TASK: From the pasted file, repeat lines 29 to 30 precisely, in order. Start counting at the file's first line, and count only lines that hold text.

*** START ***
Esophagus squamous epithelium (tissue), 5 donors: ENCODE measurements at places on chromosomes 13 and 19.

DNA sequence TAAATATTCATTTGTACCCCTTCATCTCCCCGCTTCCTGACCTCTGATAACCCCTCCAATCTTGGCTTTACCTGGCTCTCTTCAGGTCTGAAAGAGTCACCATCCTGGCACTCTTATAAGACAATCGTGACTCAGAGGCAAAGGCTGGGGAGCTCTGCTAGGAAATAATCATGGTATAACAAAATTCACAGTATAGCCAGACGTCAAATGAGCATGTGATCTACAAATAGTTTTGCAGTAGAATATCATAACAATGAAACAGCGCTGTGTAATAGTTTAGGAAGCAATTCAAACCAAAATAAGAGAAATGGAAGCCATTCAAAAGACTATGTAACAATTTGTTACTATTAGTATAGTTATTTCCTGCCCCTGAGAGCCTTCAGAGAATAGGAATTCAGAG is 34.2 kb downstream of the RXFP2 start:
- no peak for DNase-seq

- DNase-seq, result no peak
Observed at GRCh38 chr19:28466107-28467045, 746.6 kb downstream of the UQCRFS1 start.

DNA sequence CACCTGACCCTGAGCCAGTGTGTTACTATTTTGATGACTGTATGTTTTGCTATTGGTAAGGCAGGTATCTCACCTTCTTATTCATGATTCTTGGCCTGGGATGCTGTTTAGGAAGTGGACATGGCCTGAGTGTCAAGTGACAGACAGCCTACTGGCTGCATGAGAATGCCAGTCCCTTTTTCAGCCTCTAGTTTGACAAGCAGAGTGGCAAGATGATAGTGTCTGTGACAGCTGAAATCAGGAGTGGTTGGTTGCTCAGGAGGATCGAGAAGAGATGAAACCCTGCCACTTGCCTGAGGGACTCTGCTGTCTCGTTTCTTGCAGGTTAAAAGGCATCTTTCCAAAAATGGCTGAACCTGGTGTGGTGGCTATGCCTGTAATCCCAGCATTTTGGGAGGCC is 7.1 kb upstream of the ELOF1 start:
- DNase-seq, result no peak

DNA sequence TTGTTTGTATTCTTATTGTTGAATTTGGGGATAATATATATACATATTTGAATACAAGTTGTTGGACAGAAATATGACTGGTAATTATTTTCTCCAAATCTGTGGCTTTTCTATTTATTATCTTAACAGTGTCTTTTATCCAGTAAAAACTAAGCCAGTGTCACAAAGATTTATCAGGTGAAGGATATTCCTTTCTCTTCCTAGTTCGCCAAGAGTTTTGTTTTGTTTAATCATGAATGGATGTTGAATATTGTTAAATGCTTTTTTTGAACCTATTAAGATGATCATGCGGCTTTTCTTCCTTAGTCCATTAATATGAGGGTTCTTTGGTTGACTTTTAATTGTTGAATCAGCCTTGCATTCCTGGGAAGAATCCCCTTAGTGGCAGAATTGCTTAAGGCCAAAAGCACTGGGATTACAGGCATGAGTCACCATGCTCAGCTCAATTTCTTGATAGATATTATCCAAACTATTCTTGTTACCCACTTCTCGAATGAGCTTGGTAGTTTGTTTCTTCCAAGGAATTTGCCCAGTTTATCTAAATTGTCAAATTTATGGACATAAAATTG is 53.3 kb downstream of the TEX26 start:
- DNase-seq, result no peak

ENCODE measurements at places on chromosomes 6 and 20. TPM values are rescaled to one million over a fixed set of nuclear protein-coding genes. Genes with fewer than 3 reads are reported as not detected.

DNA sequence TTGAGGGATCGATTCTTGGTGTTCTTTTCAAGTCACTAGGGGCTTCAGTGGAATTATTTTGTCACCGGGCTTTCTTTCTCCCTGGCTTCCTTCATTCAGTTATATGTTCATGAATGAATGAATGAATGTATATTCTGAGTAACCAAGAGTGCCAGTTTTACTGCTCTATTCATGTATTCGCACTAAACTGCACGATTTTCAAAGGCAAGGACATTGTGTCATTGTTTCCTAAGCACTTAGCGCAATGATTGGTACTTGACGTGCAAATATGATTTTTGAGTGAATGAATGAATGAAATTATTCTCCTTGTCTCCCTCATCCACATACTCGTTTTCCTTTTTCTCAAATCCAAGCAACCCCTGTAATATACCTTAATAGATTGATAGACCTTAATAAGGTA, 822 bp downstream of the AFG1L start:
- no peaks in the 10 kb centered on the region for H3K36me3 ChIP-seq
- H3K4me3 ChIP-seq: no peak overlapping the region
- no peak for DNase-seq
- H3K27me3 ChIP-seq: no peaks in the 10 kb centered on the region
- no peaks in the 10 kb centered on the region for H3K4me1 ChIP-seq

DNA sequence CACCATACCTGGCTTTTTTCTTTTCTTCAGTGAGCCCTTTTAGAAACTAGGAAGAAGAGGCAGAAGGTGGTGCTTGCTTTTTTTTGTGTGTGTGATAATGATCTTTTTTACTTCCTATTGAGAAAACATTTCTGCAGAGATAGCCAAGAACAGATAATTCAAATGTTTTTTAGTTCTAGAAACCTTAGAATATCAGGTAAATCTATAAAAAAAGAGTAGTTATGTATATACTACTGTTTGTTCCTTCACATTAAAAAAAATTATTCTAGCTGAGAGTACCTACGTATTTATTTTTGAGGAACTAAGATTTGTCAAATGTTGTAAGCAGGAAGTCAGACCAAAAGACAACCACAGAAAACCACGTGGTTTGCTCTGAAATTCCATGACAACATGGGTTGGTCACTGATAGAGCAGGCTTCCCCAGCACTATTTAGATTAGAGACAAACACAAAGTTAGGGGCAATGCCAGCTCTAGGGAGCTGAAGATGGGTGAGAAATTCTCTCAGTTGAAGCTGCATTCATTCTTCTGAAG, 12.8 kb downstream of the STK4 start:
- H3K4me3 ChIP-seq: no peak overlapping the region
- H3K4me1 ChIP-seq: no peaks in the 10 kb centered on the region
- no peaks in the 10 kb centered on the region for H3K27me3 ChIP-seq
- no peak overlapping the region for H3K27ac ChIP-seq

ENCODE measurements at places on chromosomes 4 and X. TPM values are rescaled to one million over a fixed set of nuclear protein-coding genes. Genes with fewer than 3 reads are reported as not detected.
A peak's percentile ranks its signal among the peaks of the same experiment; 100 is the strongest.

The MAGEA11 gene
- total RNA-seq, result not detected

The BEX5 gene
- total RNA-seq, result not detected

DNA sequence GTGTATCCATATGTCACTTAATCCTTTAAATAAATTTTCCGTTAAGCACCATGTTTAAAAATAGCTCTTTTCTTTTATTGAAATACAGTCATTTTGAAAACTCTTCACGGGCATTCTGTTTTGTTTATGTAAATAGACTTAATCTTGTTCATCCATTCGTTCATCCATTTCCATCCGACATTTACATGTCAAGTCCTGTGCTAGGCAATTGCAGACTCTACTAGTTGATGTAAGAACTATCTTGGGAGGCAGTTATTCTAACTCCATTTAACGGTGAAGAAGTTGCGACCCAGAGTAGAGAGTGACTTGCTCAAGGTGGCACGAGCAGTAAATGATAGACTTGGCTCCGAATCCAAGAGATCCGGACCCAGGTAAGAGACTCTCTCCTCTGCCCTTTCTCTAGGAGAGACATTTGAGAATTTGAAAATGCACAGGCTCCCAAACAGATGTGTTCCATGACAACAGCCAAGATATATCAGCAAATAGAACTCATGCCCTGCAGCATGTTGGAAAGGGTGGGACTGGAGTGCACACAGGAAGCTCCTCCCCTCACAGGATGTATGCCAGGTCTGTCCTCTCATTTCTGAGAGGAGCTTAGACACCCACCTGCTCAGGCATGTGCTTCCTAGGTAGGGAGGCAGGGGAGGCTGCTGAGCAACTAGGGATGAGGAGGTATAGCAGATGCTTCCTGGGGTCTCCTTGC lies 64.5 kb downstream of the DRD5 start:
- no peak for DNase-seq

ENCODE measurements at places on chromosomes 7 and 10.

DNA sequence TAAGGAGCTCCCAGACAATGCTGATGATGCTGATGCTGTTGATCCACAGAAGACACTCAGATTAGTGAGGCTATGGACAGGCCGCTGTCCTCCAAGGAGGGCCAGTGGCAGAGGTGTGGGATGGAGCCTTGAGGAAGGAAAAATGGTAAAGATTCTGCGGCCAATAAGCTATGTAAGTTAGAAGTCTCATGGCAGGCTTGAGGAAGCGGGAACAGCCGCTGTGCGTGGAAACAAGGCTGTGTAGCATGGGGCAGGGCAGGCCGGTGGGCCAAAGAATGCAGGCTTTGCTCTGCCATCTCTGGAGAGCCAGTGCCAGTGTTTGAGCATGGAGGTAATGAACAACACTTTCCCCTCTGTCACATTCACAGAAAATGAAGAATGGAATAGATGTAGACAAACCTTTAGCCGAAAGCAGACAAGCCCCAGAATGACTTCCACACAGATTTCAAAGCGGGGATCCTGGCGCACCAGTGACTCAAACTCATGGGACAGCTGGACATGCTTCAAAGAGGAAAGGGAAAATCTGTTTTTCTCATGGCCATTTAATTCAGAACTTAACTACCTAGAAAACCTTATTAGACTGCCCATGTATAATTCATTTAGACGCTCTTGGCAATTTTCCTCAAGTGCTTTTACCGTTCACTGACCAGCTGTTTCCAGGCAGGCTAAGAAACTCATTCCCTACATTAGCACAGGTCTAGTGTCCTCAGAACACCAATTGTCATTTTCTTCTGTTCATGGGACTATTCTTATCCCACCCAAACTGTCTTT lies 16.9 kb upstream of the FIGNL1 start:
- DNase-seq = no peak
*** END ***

- no peak for DNase-seq

ENCODE measurements at places on chromosomes 7 and 10.